ATV knew they would need two large theatres that they could convert into TV studios to use mostly for light entertainment shows. Fortunately variety shows were not as popular in theatres as they had been a few years earlier and there were several suitable buildings standing empty. They selected the Wood Green Empire and Hackney Empire but only had time to fully convert one of them into a studio ready for transmissions to begin in September 1955. Wood Green was the one they concentrated on first with Hackney becoming available in February 1956. In the meantime they carried out a very basic conversion of the New Cross Empire, which was serviced by an OB unit.
The New Cross Empire was one of many theatres designed by the great Frank Matcham. It opened in 1899 and seated 2,000 over stalls, 2 circles and a balcony. The proscenium width was 36ft and stage depth was 40ft. It was originally managed by Oswald Stoll, later by Moss Empires.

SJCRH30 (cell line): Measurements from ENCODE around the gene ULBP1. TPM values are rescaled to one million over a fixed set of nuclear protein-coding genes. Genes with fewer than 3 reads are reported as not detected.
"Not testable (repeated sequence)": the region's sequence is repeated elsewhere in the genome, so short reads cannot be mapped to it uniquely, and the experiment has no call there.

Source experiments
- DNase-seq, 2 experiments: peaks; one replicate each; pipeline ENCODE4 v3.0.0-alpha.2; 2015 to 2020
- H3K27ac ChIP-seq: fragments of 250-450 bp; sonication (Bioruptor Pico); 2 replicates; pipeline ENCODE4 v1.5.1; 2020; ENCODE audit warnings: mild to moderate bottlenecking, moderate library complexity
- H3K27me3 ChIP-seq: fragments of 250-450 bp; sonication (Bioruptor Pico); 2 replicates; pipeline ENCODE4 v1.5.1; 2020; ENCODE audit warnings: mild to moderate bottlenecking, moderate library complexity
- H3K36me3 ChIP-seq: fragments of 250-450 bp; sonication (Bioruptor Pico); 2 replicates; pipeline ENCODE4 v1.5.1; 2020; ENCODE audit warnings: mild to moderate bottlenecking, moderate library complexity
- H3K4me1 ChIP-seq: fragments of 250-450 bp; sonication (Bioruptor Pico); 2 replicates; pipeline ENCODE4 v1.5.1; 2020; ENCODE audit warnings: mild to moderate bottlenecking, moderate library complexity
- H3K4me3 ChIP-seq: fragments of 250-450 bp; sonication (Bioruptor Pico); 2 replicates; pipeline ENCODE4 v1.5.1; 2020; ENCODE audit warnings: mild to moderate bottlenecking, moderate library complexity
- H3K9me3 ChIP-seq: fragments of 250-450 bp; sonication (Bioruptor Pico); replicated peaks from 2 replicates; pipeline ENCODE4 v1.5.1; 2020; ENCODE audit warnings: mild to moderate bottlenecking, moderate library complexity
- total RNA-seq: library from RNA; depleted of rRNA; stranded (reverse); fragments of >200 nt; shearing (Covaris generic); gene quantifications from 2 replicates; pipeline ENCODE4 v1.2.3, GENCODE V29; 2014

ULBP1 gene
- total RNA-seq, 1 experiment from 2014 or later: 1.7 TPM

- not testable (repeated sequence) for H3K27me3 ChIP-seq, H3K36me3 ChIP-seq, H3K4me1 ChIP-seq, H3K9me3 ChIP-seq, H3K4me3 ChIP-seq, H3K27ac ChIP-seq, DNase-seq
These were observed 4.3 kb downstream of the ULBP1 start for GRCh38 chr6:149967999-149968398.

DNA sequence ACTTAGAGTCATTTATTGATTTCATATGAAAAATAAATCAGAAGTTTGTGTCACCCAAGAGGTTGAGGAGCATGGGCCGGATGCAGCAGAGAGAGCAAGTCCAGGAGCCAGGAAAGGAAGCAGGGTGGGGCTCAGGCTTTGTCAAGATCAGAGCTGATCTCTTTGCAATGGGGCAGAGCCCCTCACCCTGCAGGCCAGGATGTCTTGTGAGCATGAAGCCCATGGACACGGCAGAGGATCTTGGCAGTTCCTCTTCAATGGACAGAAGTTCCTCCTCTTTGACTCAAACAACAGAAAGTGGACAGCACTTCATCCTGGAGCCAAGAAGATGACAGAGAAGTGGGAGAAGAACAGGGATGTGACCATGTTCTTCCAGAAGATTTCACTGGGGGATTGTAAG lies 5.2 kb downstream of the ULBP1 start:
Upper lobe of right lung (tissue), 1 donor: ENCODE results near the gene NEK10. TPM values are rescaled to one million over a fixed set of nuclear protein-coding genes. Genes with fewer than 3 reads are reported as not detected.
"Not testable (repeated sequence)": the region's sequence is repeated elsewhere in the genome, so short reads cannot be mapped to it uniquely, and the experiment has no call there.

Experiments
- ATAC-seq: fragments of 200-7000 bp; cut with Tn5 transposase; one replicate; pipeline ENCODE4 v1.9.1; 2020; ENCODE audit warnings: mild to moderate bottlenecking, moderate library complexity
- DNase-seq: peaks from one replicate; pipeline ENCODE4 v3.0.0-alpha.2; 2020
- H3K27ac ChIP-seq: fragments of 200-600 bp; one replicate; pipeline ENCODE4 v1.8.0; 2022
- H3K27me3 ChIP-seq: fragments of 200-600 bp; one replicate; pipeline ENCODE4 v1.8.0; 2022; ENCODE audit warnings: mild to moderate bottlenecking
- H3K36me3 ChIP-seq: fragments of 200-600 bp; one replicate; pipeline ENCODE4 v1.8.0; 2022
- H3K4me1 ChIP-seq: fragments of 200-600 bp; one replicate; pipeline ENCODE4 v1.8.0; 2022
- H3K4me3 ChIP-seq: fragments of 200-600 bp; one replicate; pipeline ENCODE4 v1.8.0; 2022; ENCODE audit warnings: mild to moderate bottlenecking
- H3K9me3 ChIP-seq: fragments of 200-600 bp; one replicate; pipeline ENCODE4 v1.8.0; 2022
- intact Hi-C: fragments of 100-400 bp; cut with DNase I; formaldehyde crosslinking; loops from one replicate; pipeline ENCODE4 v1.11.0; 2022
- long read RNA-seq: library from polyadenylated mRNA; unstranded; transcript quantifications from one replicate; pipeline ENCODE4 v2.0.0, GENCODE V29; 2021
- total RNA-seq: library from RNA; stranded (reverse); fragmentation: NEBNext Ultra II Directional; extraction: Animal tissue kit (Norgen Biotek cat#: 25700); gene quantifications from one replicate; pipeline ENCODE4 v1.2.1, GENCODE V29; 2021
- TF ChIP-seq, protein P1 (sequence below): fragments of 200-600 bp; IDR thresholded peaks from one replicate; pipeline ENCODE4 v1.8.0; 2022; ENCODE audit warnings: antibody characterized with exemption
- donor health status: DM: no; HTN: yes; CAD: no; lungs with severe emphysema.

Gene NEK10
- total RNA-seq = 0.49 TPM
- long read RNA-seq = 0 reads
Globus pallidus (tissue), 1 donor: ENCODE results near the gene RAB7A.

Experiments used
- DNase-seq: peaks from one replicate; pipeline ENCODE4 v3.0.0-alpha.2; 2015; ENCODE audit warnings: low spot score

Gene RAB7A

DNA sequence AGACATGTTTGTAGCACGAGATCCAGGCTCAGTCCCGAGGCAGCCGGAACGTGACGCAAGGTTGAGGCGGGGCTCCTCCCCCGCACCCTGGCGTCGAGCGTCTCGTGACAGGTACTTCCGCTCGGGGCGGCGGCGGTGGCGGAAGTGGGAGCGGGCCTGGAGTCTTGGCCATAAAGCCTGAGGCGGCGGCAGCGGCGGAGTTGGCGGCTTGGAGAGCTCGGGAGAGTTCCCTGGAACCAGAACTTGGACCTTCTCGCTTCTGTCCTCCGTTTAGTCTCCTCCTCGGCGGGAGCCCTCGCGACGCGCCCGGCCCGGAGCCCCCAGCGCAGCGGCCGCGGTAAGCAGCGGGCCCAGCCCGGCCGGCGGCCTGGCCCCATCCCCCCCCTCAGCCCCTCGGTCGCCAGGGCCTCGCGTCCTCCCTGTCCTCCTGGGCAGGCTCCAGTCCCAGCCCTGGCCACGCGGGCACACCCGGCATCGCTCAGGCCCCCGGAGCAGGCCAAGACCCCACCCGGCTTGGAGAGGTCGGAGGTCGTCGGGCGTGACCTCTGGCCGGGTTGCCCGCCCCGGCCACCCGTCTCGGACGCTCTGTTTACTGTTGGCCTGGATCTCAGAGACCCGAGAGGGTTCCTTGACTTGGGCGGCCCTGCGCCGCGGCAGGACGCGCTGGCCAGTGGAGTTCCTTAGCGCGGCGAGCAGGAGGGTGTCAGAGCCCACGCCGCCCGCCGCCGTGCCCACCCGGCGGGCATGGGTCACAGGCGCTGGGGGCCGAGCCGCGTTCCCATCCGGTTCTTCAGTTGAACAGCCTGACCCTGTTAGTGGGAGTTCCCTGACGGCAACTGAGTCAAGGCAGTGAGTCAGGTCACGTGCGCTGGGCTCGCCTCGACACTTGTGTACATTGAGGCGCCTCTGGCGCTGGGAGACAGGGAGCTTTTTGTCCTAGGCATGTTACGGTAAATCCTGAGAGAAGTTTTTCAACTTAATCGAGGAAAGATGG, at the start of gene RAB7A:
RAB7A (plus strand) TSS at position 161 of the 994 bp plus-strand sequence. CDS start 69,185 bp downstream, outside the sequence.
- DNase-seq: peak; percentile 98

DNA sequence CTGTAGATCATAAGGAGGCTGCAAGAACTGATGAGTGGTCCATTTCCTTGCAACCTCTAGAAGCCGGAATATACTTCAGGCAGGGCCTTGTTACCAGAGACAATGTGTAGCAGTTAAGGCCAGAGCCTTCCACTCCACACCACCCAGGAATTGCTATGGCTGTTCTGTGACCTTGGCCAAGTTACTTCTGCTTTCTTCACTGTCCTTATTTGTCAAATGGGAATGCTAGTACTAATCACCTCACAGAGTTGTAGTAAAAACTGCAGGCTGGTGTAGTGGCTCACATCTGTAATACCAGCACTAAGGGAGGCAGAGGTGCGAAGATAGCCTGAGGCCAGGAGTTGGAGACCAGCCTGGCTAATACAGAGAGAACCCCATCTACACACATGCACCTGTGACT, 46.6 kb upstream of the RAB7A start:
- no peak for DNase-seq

In the late 1940s the theatre was used by BBC radio for their Happidrome show. It closed as a variety theatre in July 1954.
ATV took over the theatre in 1955 and it was used on the opening night of ITV for the show People Are Funny. It was very likely the home of several other TV shows too for the 6 months until the Hackney Empire was available as a studio.
Interestingly, the New Cross Empire was also used as a film location more than once. In 1955 it became an opera house for the film King’s Rhapsody, starring Errol Flynn and Anna Neagle. One assumes this was before ATV took over the theatre. In 1956 it was a location for two films – The Long Arm, starring Jack Hawkins and Charlie Moon, with Max Bygraves. The latter film apparently has many scenes shot in the auditorium and on stage.
The theatre was demolished in July 1958 and very sadly simply became a petrol filling station. Apparently the site is now a car wash.
Many thanks to Ken Levon for bringing ATV’s use of this theatre to my attention.